“Smashing the brown glass ceiling”
Auckland University of Technology PhD researcher, Betty Tuiloma Ofe-Grant, said despite challenges and barriers to high-level management positions, there are ways Samoans can advance themselves in the New Zealand workforce.
In her newly published research, Smashing the Brown Glass Ceiling, Ms. Ofe-Grant reveals how Samoan culture and racism accidentally join forces to prevent Samoan’s from succeeding.
But coming to terms with having a complex Samoan and New Zealand identity, and using the legacy of migrant Samoan parents as ones foundation can be a way through.
Speaking with Radio New Zealand’s Nine to Noon program, Ms. Ofe-Grant said bias and racism bears down on Samoan’s, preventing them from believing they are destined for the top jobs in their careers.
“Some of the participants were quite angry in the way they were treated. Some knew there was gossip happening, they weren’t included in strategic meetings, they were shut out from emails they needed to be part of,” she shared from her research.
“That all impacts on their career trajectory, their performance, they feel upset, they feel down, and it goes on from there.”
The identity crisis some Samoan New Zealander’s face stems from their mixed experiences, she said, and how to live fully Samoan within a palagi (non-Samoan) dominated culture.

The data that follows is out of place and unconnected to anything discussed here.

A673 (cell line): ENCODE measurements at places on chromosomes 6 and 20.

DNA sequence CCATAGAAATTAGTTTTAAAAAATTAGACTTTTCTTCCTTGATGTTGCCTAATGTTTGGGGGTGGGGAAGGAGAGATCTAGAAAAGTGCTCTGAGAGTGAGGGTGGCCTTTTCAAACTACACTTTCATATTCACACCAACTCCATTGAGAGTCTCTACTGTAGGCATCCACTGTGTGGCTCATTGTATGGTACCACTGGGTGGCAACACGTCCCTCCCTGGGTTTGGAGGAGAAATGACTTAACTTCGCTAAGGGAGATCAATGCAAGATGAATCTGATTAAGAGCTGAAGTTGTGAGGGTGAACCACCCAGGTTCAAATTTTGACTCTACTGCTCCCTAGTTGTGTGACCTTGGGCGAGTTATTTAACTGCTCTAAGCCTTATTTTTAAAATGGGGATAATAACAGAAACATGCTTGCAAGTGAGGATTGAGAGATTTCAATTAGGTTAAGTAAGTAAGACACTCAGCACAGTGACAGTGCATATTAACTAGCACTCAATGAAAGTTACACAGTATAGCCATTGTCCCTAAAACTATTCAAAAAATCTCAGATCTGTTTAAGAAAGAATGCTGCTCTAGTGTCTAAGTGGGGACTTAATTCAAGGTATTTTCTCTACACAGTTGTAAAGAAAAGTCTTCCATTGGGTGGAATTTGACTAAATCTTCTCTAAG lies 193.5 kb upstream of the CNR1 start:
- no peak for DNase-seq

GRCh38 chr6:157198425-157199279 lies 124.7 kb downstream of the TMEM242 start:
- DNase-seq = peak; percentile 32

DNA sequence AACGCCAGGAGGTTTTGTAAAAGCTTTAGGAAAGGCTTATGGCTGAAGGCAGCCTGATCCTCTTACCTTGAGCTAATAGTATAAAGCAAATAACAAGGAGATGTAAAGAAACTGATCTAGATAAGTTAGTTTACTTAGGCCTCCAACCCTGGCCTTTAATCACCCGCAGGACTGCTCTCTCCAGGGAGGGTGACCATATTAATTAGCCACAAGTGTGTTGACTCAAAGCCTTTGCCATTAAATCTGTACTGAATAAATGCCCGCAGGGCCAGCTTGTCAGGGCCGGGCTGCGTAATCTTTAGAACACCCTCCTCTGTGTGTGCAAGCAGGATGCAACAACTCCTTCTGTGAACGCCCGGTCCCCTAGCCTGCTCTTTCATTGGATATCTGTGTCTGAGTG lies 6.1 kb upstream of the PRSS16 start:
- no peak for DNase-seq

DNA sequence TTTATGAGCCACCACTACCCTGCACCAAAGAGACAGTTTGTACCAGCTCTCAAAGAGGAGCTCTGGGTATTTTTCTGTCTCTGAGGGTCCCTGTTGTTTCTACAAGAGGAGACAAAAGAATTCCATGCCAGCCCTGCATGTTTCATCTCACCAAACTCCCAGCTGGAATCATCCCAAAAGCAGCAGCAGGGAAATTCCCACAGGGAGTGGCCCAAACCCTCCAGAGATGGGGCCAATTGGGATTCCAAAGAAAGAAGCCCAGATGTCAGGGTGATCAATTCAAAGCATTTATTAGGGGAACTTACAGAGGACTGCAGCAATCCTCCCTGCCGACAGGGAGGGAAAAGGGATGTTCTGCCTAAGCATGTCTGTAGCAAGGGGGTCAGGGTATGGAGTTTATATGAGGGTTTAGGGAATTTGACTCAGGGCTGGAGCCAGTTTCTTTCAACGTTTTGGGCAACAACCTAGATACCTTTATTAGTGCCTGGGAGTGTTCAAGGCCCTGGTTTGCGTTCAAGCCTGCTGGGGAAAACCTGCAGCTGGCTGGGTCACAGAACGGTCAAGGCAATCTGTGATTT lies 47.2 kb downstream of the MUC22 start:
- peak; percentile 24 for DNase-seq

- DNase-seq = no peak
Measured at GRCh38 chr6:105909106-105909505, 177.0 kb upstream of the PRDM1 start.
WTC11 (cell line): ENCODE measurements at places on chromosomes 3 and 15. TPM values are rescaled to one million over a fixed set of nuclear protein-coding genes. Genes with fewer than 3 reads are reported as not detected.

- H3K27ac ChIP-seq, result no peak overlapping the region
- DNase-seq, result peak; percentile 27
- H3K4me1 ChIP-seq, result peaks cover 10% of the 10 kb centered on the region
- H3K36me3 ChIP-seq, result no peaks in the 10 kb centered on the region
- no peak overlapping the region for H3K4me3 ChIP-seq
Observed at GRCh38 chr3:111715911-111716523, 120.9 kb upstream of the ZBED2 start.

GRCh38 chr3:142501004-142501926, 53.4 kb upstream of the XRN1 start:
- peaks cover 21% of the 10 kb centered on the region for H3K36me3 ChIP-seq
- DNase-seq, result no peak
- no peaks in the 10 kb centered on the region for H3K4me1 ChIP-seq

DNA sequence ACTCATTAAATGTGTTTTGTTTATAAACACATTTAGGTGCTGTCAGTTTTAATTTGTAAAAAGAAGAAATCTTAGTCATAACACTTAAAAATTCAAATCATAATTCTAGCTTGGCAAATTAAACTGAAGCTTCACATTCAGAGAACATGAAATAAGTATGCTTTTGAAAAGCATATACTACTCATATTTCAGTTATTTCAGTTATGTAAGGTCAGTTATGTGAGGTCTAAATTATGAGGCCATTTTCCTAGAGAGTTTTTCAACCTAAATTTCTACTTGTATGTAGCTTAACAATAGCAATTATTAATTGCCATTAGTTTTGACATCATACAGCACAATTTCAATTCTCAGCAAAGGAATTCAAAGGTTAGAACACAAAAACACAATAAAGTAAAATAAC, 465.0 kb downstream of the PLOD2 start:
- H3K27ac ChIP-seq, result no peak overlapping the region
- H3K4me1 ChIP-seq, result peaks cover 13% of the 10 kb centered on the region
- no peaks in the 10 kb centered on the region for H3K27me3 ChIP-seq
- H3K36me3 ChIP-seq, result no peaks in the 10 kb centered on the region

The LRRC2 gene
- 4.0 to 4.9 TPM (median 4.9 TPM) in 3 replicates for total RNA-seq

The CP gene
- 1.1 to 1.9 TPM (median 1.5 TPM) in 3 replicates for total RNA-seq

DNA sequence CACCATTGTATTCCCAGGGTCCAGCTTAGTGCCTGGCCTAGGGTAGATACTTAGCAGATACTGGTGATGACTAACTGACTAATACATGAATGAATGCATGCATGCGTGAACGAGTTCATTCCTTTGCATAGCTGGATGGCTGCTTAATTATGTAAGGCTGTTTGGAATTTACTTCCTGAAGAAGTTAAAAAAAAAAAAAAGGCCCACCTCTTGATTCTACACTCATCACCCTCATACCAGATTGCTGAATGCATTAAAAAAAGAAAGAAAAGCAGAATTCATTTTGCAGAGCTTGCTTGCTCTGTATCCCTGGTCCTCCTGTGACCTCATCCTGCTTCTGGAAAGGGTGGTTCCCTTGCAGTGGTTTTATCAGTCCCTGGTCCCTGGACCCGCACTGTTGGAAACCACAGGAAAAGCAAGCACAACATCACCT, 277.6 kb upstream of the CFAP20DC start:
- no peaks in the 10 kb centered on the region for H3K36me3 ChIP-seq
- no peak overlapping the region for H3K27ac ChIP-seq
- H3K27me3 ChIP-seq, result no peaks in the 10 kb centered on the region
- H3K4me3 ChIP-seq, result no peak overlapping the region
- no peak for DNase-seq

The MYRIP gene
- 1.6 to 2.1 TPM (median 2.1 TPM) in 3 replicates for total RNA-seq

“It becomes a challenge when they’re in that work environment and decisions crop up which may clash which their own identity. This is a struggle,” Ms Ofe-Grant said.
“One of the side effects is that some Samoans fa’afiapalagi, they act white to fit in with mainstream, and that’s exhausting, that’s a struggle to put on.”
“As one participant said, I put on my white suit so I can fit in at work but when I go home I take that off. That’s very exhausting for somebody having to change their whole persona to go into work just to feel comfortable.”
Finding a sense of place in Samoa and in ones Samoan roots can help ground people and guide them through other struggles like dealing with stereotypes and racism in the workplace.
The participants Ms Ofe-Grant interviewed were Samoans in high level management positions. Several shared how they had ventured back to Samoa to learn more about themselves and their families which helped them get to where they are today.
“The participants talked about identifying and doing the journey of the self, finding out who you are and reconnecting with your families,” she said.